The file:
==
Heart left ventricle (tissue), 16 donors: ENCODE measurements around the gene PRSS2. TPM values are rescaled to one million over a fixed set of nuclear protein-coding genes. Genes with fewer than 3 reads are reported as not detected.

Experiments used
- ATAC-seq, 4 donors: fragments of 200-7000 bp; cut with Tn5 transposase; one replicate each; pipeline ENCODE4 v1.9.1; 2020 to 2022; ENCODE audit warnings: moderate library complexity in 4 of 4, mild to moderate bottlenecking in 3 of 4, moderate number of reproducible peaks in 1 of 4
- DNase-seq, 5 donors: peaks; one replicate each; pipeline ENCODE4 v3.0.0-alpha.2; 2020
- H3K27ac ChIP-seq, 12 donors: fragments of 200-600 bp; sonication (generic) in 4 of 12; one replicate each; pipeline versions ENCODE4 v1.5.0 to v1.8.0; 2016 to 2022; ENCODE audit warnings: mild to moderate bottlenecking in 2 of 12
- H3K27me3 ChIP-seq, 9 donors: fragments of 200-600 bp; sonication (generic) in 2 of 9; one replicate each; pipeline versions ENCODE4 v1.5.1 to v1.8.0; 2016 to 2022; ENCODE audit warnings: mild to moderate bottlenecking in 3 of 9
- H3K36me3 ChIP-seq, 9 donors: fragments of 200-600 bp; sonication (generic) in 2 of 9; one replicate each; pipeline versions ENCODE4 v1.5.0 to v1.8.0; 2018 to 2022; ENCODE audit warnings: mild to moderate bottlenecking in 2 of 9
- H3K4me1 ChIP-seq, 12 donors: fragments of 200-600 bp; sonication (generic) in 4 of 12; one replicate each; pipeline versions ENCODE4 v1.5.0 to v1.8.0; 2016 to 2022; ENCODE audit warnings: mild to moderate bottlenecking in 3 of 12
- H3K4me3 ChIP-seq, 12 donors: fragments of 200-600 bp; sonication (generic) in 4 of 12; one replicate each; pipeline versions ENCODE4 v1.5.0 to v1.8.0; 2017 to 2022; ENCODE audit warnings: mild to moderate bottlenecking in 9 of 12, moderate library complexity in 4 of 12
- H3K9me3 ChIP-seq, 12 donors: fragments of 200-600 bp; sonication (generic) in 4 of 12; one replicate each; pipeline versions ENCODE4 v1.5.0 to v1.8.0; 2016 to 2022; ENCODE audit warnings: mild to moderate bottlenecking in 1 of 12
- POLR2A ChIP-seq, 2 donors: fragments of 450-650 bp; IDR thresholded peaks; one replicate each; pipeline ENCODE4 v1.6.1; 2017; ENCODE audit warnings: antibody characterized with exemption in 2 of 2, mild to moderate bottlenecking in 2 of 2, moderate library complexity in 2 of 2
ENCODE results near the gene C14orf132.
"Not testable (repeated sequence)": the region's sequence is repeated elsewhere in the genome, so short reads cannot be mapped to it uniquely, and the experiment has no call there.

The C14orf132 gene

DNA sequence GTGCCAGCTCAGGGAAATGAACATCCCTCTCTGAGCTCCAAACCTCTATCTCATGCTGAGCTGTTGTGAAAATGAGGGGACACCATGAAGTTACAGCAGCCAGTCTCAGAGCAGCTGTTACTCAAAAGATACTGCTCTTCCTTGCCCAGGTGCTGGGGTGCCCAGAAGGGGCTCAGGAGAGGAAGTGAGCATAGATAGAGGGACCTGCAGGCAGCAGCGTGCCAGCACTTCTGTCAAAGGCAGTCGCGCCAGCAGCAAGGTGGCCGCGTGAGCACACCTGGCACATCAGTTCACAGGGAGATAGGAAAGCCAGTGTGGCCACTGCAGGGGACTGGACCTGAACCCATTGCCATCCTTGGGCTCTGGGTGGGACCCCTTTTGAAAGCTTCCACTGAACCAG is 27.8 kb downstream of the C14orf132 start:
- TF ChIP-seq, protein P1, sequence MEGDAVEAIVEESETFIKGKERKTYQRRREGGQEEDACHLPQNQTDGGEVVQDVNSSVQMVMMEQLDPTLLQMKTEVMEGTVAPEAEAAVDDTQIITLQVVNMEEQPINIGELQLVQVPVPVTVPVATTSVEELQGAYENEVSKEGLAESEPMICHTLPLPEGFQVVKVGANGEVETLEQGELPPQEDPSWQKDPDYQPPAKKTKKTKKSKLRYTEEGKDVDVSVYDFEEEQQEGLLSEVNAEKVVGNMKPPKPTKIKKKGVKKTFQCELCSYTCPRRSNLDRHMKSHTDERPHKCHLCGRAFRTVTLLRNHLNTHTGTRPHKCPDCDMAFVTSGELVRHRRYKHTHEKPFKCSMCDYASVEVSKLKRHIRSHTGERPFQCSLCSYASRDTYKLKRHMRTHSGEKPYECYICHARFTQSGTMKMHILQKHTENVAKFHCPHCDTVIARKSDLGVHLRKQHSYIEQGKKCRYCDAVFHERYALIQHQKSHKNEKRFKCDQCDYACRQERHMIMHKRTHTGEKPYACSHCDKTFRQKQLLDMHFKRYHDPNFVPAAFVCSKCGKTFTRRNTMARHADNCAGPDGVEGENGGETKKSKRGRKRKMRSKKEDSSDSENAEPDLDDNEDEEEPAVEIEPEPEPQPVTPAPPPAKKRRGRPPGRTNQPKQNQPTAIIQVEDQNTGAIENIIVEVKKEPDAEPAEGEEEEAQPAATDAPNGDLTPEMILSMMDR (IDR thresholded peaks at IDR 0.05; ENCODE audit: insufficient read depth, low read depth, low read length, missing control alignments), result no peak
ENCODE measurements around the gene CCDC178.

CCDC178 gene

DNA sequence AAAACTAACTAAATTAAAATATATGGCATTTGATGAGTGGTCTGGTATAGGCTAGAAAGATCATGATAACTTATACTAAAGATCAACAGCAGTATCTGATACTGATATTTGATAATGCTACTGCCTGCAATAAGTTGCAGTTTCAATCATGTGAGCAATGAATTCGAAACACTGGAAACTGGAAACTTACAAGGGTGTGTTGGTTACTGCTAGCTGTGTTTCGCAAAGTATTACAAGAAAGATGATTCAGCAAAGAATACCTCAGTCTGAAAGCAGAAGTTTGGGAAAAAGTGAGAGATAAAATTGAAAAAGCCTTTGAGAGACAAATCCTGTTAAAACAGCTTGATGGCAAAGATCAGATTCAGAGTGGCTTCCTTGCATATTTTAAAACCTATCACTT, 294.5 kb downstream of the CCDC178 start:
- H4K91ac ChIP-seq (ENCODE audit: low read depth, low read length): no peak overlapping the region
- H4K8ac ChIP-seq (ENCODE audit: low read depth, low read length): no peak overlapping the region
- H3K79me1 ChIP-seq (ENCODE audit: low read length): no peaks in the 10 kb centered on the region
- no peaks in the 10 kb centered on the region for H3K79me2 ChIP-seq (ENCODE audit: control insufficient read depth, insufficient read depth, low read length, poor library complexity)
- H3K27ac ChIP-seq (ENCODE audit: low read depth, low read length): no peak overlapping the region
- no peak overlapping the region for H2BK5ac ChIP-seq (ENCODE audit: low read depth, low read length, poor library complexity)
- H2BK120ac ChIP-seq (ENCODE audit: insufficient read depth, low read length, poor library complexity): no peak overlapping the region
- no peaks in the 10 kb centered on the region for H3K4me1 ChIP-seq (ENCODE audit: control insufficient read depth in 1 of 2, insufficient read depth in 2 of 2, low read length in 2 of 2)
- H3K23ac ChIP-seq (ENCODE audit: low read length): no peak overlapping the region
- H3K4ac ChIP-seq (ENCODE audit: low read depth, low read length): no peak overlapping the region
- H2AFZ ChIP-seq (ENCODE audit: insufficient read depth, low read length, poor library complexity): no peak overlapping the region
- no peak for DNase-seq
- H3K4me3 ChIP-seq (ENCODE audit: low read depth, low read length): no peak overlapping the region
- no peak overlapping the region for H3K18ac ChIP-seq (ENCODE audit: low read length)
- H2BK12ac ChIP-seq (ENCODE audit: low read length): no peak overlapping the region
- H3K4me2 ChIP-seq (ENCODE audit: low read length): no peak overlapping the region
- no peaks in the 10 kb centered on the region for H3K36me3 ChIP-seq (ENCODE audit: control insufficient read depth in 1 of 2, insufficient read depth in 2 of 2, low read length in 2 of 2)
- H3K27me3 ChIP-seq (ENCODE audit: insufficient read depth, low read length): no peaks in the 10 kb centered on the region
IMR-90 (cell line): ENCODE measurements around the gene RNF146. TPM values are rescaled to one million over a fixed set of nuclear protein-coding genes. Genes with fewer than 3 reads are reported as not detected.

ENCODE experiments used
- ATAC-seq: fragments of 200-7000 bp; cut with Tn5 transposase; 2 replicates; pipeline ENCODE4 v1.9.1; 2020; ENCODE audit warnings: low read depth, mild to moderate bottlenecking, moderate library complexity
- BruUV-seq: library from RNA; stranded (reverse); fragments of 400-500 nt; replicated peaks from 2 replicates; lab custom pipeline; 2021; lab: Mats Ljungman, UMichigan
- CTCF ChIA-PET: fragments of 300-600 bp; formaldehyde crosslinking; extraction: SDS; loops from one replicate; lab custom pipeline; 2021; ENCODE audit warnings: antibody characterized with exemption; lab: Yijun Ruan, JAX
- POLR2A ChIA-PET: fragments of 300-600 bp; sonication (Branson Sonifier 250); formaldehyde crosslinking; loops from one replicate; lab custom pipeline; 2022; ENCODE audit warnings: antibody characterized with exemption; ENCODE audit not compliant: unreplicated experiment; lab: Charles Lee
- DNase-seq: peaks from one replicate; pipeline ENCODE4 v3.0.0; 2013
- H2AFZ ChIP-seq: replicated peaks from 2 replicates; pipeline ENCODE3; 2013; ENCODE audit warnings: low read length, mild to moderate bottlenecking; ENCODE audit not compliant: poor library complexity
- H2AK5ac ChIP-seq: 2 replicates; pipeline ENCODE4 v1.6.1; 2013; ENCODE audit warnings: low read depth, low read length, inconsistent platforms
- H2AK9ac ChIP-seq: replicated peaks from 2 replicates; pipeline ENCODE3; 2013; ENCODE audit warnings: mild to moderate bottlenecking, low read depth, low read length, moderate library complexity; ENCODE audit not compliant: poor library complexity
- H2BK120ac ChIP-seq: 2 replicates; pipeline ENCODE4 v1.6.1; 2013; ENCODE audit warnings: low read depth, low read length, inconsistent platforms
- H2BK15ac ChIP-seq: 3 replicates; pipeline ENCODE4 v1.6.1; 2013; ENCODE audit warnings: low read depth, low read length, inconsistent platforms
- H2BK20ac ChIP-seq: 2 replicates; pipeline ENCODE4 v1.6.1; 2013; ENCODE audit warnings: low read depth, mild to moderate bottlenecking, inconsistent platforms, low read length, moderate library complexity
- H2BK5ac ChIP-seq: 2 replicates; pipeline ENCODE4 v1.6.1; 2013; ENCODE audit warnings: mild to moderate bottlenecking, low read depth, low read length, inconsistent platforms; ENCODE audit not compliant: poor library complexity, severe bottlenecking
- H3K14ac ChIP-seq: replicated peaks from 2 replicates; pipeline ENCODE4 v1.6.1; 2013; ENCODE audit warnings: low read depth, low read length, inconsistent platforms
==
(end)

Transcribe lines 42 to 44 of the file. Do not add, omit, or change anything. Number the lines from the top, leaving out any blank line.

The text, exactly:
- CTCF ChIA-PET: fragments of 300-600 bp; formaldehyde crosslinking; extraction: SDS; loops from one replicate; lab custom pipeline; 2021; ENCODE audit warnings: antibody characterized with exemption; lab: Yijun Ruan, JAX
- POLR2A ChIA-PET: fragments of 300-600 bp; sonication (Branson Sonifier 250); formaldehyde crosslinking; loops from one replicate; lab custom pipeline; 2022; ENCODE audit warnings: antibody characterized with exemption; ENCODE audit not compliant: unreplicated experiment; lab: Charles Lee
- DNase-seq: peaks from one replicate; pipeline ENCODE4 v3.0.0; 2013